Though there are health conditions such as exercise induced asthma that can cause breathlessness (which is why you should always check with your doctor if you are concerned or in any doubt as to whether running is for you) the chances are you cannot breathe properly because you are working at too high an intensity.
Modern research suggests that in humans, fatigue is a protective system initiated by the brain that sets in before physical limits of lung function or cardiac output are reached.
Unfortunately, it’s not a case of just thinking ‘Come on, I can do this” (although that can help) as this system of protection and self preservation is far more deeply ingrained and sophisticated.
The Central Governor Model
The role of the brain in controlling levels of exertion was rekindled in 1997 when South African professor of exercise & sports science Tim Noakes renewed and elaborated on an idea first proposed by the 1922 Nobel Prize in Physiology or Medicine winner Archibald Hill, proposing that the brain acts as a ‘central governor’ by regulating exercise to protect body homeostasis.
Although traditionally variables such as breathing rate, blood lactate level, muscle glycogen level and body temperature are used to explain onset of fatigue, Noakes’ research showed that the variable which best relates to actual onset of fatigue is perceived exertion, i.e. how hard you feel you are having to work.
In the 2001 paper ‘The influence of sensory cues on the perception of exertion during exercise and central regulation of exercise performance’ (Hampson, St Clair Gibson, Lambert & Noakes) it is suggested that perceived effort during exercise involves the integration of multiple afferent signals from a variety of perceptual cues.
In a process referred to as teleoanticipation, it proposes that exercise performance is precisely regulated by changes in perceived exertion so that the task at hand can be completed ‘within the biomechanical and metabolic limits of the body’.
The paper highlights the extent to which perceived exertion and heart rate can be altered by hypnosis and biofeedback training provides evidence for the existence of such a regulatory system.
Here’s the deal:
The implications for ‘breathing when running’ are obvious – if the central governor receives feedback to suggest that there is not a steady enough flow of oxygen to meet the demands of a run, it will take steps (e.g. output pain, movement changes, fatigue) to ensure you either reduce the intensity to a sufficient degree or, if it deems it necessary, stop running you from running altogether (the dreaded ‘bonk’ or ‘hitting the wall’).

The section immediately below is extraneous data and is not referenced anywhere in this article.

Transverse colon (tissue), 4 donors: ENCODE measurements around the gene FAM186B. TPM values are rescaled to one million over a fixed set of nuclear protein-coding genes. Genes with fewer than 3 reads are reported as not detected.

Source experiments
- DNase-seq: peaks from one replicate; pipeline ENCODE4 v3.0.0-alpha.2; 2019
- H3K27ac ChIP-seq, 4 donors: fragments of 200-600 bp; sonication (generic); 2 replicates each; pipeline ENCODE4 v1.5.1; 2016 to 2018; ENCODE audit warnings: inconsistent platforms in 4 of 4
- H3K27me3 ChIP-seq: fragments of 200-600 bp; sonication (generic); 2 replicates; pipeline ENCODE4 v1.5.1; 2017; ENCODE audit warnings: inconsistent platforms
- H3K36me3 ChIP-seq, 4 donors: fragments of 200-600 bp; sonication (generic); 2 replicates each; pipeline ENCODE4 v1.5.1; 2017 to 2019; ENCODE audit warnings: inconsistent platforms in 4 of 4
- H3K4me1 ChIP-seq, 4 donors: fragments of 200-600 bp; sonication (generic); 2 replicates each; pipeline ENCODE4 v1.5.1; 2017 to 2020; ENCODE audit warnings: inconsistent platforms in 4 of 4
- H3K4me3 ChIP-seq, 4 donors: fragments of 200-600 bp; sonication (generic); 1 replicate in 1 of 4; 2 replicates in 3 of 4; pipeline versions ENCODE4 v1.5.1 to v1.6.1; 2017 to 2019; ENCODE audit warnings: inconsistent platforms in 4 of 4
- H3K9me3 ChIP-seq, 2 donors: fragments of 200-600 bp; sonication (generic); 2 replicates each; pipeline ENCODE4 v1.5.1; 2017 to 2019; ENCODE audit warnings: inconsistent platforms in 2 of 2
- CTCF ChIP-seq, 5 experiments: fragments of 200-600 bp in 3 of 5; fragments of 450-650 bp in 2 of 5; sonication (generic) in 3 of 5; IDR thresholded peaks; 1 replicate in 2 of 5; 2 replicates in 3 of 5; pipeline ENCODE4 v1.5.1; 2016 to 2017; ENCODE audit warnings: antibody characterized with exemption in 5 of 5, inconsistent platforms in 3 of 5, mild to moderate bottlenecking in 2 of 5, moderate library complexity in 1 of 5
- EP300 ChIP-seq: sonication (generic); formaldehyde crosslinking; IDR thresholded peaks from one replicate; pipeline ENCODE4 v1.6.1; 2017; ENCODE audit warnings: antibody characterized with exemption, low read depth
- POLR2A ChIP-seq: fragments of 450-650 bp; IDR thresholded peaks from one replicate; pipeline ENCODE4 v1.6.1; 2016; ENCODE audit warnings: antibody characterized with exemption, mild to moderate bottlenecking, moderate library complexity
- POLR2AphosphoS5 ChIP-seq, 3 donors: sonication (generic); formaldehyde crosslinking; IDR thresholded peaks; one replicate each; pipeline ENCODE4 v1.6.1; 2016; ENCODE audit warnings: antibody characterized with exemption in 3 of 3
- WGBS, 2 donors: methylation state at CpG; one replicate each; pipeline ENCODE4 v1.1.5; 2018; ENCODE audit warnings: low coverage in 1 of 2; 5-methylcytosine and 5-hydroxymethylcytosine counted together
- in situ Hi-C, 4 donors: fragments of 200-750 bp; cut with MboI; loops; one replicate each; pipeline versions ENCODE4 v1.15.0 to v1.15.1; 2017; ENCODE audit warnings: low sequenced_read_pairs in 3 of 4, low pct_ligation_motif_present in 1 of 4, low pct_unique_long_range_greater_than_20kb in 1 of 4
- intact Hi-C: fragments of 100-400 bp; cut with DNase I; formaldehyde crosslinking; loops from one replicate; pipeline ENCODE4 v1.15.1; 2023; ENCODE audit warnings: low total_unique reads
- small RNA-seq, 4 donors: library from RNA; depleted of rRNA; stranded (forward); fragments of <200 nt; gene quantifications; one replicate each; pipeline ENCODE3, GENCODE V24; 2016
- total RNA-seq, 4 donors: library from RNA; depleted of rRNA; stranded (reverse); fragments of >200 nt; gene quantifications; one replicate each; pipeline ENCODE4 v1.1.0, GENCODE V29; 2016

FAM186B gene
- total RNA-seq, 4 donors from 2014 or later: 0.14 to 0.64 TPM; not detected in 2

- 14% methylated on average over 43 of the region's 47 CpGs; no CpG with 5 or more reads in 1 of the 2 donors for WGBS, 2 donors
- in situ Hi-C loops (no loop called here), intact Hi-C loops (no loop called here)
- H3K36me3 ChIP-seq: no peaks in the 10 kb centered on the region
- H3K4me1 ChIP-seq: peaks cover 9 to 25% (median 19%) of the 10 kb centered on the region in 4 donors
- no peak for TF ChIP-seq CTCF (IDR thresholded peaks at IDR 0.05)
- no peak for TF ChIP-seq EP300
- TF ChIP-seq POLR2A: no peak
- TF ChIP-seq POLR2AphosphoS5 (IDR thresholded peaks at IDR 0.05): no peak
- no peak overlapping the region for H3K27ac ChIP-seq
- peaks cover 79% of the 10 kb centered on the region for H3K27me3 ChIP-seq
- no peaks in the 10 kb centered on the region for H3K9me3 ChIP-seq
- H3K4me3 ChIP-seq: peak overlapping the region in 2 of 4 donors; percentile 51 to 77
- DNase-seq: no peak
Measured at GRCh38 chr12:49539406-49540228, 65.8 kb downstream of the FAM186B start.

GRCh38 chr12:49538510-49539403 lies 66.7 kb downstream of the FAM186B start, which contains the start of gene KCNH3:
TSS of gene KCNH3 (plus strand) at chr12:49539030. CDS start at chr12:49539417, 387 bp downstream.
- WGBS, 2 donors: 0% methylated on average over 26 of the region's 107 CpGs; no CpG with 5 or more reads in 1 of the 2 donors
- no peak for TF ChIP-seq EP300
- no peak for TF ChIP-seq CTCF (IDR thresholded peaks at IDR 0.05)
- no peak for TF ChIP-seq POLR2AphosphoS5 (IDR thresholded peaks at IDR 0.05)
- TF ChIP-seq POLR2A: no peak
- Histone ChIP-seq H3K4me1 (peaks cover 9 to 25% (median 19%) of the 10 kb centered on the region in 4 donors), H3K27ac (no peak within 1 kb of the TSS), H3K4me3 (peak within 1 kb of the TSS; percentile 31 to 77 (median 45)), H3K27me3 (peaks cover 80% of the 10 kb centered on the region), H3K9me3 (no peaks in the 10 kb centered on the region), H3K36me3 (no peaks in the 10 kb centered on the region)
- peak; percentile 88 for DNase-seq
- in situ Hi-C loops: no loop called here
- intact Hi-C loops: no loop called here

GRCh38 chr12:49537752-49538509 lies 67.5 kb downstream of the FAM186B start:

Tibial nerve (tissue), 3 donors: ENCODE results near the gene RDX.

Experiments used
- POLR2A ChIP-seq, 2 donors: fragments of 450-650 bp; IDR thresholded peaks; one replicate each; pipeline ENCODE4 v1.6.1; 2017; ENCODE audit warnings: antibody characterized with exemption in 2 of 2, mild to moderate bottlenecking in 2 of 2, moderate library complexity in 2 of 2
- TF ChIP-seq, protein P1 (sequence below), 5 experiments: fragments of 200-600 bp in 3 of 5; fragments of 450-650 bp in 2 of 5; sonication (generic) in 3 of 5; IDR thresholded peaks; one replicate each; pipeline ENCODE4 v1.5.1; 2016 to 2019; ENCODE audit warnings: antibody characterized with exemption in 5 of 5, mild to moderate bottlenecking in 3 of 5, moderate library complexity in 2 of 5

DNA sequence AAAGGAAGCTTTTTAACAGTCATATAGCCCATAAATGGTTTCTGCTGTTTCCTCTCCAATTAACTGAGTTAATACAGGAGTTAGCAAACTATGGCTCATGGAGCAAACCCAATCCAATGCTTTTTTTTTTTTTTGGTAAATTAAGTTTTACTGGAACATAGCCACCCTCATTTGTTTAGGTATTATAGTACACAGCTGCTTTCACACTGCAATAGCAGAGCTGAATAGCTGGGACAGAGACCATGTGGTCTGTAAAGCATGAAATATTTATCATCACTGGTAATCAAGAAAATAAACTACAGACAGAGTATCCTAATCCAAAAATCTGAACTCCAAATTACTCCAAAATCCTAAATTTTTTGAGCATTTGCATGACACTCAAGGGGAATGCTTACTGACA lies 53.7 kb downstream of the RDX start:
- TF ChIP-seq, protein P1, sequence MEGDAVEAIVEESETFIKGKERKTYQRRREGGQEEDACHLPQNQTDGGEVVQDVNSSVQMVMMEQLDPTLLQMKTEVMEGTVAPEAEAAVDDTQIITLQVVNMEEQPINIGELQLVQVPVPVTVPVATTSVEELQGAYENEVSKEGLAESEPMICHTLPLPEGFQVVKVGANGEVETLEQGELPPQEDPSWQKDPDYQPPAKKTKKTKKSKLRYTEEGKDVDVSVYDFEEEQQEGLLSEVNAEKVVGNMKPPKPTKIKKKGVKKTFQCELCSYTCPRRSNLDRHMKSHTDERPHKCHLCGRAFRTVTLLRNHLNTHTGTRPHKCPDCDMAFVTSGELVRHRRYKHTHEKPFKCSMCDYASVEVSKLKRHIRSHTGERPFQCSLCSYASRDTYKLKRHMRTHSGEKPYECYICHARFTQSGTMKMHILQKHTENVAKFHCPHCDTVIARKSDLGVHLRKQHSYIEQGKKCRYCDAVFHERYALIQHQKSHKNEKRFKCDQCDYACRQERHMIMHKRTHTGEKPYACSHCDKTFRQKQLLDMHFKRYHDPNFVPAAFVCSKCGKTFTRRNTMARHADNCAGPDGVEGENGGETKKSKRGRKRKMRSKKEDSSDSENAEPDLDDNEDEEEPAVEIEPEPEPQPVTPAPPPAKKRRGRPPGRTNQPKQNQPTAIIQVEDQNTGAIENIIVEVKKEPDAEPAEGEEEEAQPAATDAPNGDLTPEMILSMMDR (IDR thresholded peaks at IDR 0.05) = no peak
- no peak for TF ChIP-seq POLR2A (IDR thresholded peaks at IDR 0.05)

This helps explain how despite feeling totally drained during the latter stages of a race, as soon as you see that finish line you suddenly get a boost of energy.
Your central governor ‘sees’ the race is nearly over, recalculates the threat, sees a decrease and therefore takes its foot off the break.
The same thing can happen when you finish a hard run – you feel totally destroyed for a few minutes but once the brain & nervous system has received enough feedback to reduce perceived threat, its output of fatigue and often pain are reduced.
If there’s one thing that keeps the system’s perception of threat down, it’s consistency & sustainability (ok, that’s two things).
Maintaining a consistent breathing rate during a run can be a big player in keeping the central governor relaxed and this is the likely mechanism behind rhythm breathing.
However, this consistency should not be via continuous conscious effort. It needs to come about naturally and this can only occur if you are running at a sensible pace.
Play around with different rhythms by all means but don’t fall prey to believing what works best for others will automatically work best for you.
- Try different breathing patterns during a run to see what feels comfortable and natural to maintain.
- Remember that what works best for you may not be same as what works for others.
- Be prepared that different rhythms may work better for different paces / types of run.
- If unable to find a sustainable rhythm, decrease your pace until you can do so.
- If you are new to running and want to get used to a slower pace, try a longer breathing pattern, e.g. 3:3.